SardinesDelicious, healthy, and endlessly versatile, the culinary possibilities of the humble Sardine are practically limitless! The greatest convenience food of Spain, beloved of bachelors and boy scouts, you’ll find a delightful range of premium canned options below for your dining pleasure. Scale-free, meaty, and tender, our canned sardines are a great addition to everything from salads and sandwiches to pasta, dips, or simply straight out of the can. Browse our complete selection and start to enjoy these tasty fish at their best!
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Baby Sardines in Olive Oil
by Jose Serrats
Flavorful and tender little sardines caught in the Bay of Biscay, Spain, packed in smooth olive oil.
White Sardines Marinated in Basil Sauce
by Fruits De Mer
A fresh combination! Mild sardine fillets marinated in in sunflower oil and fresh basil, with a touch of garlic and other spices.
French Sardines Fillets au Natural
by Les Mouettes d'Arvor
Hand-selected and hand-packed, these tasty little sardines in salt and water are bursting a rich flavor in their beautifully firm flesh.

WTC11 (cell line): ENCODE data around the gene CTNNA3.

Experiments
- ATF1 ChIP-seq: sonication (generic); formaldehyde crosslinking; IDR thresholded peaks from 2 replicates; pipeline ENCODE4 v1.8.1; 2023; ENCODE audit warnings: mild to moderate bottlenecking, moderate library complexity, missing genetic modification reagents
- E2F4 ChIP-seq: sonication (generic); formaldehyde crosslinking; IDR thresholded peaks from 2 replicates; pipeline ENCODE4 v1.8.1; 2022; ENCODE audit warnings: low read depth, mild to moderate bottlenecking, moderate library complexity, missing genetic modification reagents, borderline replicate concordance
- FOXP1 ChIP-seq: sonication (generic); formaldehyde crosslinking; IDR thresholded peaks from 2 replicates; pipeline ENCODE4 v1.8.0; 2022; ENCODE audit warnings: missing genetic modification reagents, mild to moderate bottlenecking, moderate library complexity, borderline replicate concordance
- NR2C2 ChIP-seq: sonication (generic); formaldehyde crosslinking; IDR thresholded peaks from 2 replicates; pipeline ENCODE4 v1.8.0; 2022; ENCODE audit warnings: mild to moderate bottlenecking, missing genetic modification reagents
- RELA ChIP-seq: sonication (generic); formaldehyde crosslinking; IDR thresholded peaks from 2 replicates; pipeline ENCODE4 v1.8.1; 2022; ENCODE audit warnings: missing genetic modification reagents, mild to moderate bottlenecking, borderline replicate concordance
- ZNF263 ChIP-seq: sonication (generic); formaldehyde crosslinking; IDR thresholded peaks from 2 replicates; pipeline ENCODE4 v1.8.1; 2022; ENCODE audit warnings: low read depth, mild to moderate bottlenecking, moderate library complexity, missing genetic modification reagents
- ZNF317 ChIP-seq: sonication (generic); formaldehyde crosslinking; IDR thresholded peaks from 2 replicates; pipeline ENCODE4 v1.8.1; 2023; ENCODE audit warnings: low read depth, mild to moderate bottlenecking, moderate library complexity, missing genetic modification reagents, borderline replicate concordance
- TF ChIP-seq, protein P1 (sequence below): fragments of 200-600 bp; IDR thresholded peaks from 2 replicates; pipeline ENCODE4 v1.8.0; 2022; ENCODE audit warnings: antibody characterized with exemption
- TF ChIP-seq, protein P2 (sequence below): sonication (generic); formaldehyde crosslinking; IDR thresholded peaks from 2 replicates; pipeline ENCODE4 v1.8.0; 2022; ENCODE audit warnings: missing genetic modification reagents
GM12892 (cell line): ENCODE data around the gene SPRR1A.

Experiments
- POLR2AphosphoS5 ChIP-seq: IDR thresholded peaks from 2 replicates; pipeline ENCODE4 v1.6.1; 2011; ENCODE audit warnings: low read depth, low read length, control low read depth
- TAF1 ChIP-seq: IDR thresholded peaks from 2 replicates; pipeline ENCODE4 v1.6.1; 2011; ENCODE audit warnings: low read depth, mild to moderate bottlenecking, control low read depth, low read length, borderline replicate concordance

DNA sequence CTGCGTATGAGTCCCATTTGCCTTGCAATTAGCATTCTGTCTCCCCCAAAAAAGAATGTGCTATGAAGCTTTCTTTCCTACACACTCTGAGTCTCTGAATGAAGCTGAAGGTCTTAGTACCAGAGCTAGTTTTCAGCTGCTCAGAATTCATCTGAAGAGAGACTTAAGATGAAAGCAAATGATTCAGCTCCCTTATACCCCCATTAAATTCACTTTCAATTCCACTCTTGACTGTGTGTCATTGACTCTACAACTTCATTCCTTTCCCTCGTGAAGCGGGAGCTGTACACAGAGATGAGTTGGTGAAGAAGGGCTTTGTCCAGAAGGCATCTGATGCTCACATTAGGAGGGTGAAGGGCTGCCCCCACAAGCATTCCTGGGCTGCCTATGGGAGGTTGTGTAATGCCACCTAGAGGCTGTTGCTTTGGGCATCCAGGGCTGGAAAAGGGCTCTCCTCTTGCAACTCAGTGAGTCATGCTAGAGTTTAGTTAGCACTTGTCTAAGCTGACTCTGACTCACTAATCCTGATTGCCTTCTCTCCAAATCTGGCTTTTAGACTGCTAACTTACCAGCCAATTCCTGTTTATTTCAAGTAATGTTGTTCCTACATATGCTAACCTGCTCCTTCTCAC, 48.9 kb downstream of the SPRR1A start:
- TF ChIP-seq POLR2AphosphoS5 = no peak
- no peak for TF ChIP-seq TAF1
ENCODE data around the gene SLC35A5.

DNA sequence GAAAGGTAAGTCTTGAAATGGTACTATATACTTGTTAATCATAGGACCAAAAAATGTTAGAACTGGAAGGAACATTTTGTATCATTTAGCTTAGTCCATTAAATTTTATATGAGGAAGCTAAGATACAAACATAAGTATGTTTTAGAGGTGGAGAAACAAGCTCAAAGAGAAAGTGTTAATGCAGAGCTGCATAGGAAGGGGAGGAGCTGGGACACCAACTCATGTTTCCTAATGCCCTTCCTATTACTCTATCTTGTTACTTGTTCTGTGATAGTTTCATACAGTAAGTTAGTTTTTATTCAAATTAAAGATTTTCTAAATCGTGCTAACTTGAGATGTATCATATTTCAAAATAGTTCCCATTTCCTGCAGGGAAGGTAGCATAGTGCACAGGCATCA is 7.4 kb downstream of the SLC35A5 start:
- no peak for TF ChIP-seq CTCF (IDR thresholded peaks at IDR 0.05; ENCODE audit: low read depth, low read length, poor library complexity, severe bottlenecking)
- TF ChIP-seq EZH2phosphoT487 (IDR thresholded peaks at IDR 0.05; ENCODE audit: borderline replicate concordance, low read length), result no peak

Are Sardines Good For You?
Nutritionally dense, these delectable little fish are packed full of goodness! Bursting with high levels of calcium, protein, healthy fatty acids, and vitamins, they’re one of the healthiest fish in the sea! Eating a simple diet of plankton and small crustaceans: there’s no need to worry about the high levels of Mercury that other, larger fish boast and should be enjoyed with abandon. With a long list of health benefits, a versatility in the kitchen that’s hard to match, and a singularly delicious taste, if sardines aren’t already in your regular rotation, consider introducing them now.
Anchovies vs. Sardines
While both are small oily fish, the Sardine is the larger of the two. A member of the ray-finned Clupeidae family, which also includes the Herring. Sardines are known as Pilchards when they have fully matured. The anchovy is part of the Engraulidae family, but both fish are considered Clupeiforms. Confused yet? Allow us to break it down for you.
Though the Anchovy and the Sardine are commonly mistaken for one another, they are, in truth, worlds apart, and the differences are made more apparent by their methods of preservation. Sardines are smoked or cooked before being dried then canned, while the pungent anchovy is cured in salt for months before being packed in oil and tinned. Anchovies are typically smaller than Sardines, and their flesh is significantly darker, generally taking on a reddish-brown color by the time they’re ready to be consumed. Sardines, in contrast, have a more subtle flavor profile, and their flesh is a whitish/silvery color. Similar yet decidedly different, there's a place for both in any well-stocked kitchen.
Sardines Questions And Answers